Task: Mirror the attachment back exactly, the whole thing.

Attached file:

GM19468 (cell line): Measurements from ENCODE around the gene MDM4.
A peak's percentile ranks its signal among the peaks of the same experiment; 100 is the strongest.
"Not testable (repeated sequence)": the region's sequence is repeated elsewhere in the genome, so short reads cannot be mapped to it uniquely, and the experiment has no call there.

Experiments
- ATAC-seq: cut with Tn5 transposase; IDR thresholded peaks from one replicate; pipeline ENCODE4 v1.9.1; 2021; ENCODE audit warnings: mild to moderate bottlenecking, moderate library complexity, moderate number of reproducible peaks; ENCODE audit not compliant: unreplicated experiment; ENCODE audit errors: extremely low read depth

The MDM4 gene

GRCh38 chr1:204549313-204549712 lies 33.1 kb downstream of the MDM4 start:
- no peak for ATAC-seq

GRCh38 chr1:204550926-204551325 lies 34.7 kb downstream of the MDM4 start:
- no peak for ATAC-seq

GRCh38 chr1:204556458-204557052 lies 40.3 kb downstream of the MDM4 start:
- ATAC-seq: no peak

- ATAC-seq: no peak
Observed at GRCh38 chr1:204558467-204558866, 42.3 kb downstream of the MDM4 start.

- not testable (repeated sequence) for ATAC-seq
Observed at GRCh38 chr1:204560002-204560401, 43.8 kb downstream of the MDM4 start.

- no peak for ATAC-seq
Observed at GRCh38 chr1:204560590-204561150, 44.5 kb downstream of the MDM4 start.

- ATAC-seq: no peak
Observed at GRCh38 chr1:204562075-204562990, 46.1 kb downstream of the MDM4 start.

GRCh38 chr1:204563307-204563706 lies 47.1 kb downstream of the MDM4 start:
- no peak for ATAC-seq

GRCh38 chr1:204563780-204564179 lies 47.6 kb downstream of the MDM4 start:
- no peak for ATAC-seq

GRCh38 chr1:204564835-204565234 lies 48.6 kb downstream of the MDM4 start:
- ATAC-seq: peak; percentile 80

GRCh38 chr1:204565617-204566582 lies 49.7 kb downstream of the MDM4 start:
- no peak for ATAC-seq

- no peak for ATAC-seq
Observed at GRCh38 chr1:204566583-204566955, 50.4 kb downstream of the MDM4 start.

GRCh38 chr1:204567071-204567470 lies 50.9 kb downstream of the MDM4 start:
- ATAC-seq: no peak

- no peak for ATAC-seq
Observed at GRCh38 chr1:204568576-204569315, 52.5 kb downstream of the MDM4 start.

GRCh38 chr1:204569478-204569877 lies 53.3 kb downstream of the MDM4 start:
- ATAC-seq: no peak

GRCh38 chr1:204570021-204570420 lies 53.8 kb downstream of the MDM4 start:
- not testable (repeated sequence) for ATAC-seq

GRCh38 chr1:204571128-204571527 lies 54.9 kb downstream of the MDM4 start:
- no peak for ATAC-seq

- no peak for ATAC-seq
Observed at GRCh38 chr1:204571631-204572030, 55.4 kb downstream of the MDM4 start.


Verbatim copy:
GM19468 (cell line): Measurements from ENCODE around the gene MDM4.
A peak's percentile ranks its signal among the peaks of the same experiment; 100 is the strongest.
"Not testable (repeated sequence)": the region's sequence is repeated elsewhere in the genome, so short reads cannot be mapped to it uniquely, and the experiment has no call there.

Experiments
- ATAC-seq: cut with Tn5 transposase; IDR thresholded peaks from one replicate; pipeline ENCODE4 v1.9.1; 2021; ENCODE audit warnings: mild to moderate bottlenecking, moderate library complexity, moderate number of reproducible peaks; ENCODE audit not compliant: unreplicated experiment; ENCODE audit errors: extremely low read depth

The MDM4 gene

GRCh38 chr1:204549313-204549712 lies 33.1 kb downstream of the MDM4 start:
- no peak for ATAC-seq

GRCh38 chr1:204550926-204551325 lies 34.7 kb downstream of the MDM4 start:
- no peak for ATAC-seq

GRCh38 chr1:204556458-204557052 lies 40.3 kb downstream of the MDM4 start:
- ATAC-seq: no peak

- ATAC-seq: no peak
Observed at GRCh38 chr1:204558467-204558866, 42.3 kb downstream of the MDM4 start.

- not testable (repeated sequence) for ATAC-seq
Observed at GRCh38 chr1:204560002-204560401, 43.8 kb downstream of the MDM4 start.

- no peak for ATAC-seq
Observed at GRCh38 chr1:204560590-204561150, 44.5 kb downstream of the MDM4 start.

- ATAC-seq: no peak
Observed at GRCh38 chr1:204562075-204562990, 46.1 kb downstream of the MDM4 start.

GRCh38 chr1:204563307-204563706 lies 47.1 kb downstream of the MDM4 start:
- no peak for ATAC-seq

GRCh38 chr1:204563780-204564179 lies 47.6 kb downstream of the MDM4 start:
- no peak for ATAC-seq

GRCh38 chr1:204564835-204565234 lies 48.6 kb downstream of the MDM4 start:
- ATAC-seq: peak; percentile 80

GRCh38 chr1:204565617-204566582 lies 49.7 kb downstream of the MDM4 start:
- no peak for ATAC-seq

- no peak for ATAC-seq
Observed at GRCh38 chr1:204566583-204566955, 50.4 kb downstream of the MDM4 start.

GRCh38 chr1:204567071-204567470 lies 50.9 kb downstream of the MDM4 start:
- ATAC-seq: no peak

- no peak for ATAC-seq
Observed at GRCh38 chr1:204568576-204569315, 52.5 kb downstream of the MDM4 start.

GRCh38 chr1:204569478-204569877 lies 53.3 kb downstream of the MDM4 start:
- ATAC-seq: no peak

GRCh38 chr1:204570021-204570420 lies 53.8 kb downstream of the MDM4 start:
- not testable (repeated sequence) for ATAC-seq

GRCh38 chr1:204571128-204571527 lies 54.9 kb downstream of the MDM4 start:
- no peak for ATAC-seq

- no peak for ATAC-seq
Observed at GRCh38 chr1:204571631-204572030, 55.4 kb downstream of the MDM4 start.